The events of the last several years on Wall Street make a compelling case for comprehensive, fundamental reform in the oversight of financial firms. In Bankruptcy Not Bailout, a group of expert contributors show why, if a new addition to the bankruptcy laws-Chapter 14-were implemented along with other genuine reforms, the changes could strengthen the US financial system and provide the impetus the US economy needs to thrive once again.
The authors reveal the weaknesses in Dodd-Frank Title II, showing how the current law creates an elaborate, and potentially cumbersome, bureaucratic procedure for triggering seizure of a financial company-and tell why Chapter 14 could greatly improve that process, creating greater financial stability and reducing the likelihood of bailouts. They lay the groundwork for a return to a clearer, more rules-based oversight regime that relies more on real capital and true market forces and urge adoption of a Chapter 14 even were Dodd-Frank left untouched.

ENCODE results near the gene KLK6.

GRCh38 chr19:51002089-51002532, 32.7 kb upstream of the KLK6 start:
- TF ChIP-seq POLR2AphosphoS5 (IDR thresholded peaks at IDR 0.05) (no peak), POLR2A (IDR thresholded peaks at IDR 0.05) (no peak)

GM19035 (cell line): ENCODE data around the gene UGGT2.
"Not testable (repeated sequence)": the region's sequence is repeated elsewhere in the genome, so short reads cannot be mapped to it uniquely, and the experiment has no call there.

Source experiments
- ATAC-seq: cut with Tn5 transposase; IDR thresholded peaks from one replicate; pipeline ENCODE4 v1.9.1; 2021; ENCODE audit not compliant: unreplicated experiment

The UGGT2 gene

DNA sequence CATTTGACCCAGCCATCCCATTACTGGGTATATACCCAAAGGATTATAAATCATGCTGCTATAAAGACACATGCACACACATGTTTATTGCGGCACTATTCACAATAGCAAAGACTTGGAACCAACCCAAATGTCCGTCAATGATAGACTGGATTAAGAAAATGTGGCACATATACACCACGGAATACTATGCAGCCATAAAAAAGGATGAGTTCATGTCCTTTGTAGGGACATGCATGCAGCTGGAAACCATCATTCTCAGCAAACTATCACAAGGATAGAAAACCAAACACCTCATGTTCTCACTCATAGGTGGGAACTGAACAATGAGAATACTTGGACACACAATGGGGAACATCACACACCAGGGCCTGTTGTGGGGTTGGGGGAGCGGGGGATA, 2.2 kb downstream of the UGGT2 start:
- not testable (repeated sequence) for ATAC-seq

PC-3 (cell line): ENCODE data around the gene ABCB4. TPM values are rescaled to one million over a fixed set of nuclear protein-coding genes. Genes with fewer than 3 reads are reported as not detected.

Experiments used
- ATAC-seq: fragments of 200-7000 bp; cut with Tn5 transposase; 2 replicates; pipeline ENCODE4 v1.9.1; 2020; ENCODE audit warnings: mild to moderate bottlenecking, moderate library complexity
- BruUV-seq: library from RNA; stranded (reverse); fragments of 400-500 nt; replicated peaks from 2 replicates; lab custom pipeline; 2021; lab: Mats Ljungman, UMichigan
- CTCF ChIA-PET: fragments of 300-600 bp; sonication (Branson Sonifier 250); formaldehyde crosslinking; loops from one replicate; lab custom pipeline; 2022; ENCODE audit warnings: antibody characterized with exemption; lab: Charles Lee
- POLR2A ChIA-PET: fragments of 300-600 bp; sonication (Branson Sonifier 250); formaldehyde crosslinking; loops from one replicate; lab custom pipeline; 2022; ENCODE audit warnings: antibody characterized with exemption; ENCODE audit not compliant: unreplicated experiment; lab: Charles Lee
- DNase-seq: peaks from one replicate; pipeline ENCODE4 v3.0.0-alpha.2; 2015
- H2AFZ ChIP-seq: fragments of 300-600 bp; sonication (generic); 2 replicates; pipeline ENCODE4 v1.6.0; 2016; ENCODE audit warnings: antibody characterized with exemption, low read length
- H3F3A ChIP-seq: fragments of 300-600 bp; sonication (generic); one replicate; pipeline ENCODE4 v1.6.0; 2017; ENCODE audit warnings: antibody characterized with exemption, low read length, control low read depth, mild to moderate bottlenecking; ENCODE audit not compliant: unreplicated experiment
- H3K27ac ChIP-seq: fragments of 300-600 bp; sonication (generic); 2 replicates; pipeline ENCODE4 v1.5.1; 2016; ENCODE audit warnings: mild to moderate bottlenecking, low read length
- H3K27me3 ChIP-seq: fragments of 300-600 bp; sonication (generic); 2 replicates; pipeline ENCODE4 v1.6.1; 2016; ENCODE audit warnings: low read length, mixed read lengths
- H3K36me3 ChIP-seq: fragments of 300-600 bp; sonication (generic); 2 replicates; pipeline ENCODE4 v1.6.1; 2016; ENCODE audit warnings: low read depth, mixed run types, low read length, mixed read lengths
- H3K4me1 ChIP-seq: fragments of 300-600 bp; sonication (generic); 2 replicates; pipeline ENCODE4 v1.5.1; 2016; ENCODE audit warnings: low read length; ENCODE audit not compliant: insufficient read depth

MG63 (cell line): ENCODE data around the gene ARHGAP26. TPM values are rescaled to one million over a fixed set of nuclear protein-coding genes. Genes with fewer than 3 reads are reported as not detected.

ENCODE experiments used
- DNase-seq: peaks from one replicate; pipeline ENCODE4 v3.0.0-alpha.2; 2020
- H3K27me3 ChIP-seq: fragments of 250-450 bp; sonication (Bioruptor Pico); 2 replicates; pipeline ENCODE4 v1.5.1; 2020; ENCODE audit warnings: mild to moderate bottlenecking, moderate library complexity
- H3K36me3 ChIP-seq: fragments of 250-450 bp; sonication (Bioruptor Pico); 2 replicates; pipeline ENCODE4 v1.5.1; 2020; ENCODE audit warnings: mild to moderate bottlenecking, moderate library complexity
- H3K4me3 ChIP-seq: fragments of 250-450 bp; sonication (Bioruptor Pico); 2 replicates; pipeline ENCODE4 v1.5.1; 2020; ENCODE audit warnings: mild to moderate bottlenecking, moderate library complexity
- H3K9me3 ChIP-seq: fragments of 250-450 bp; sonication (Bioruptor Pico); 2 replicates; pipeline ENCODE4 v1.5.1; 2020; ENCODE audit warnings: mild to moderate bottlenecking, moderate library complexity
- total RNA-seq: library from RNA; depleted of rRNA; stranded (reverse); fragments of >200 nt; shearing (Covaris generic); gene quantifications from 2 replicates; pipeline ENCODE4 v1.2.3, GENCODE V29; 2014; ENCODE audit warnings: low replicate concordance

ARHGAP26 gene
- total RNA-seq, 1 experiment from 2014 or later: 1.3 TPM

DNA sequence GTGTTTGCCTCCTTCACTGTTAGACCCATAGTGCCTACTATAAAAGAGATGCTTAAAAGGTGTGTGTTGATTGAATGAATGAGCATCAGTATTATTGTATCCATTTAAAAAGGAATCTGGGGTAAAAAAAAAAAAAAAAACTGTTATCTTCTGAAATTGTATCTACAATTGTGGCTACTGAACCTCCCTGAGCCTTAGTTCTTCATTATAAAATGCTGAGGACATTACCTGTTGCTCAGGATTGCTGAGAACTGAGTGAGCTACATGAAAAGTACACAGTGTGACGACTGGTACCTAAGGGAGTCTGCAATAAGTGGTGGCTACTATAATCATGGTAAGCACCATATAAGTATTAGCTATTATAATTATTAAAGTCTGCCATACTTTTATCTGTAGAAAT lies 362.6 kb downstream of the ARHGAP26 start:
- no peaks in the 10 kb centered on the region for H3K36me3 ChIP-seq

CONTRIBUTORS: Andrew Crockett, Darrell Duffie, Thomas H. Jackson, William F. Kroener III, Kenneth E. Scott, David A. Skeel, Kimberly Anne Summe, John B. Taylor, Kevin M. Warsh
Kenneth E. Scott is a senior research fellow and the Ralph M. Parsons Professor of Law and Business Emeritus, Stanford University Law School. John B. Taylor is the George P. Shultz Senior Fellow in Economics at the Hoover Institution and the Mary and Robert Raymond Professor of Economics at Stanford University.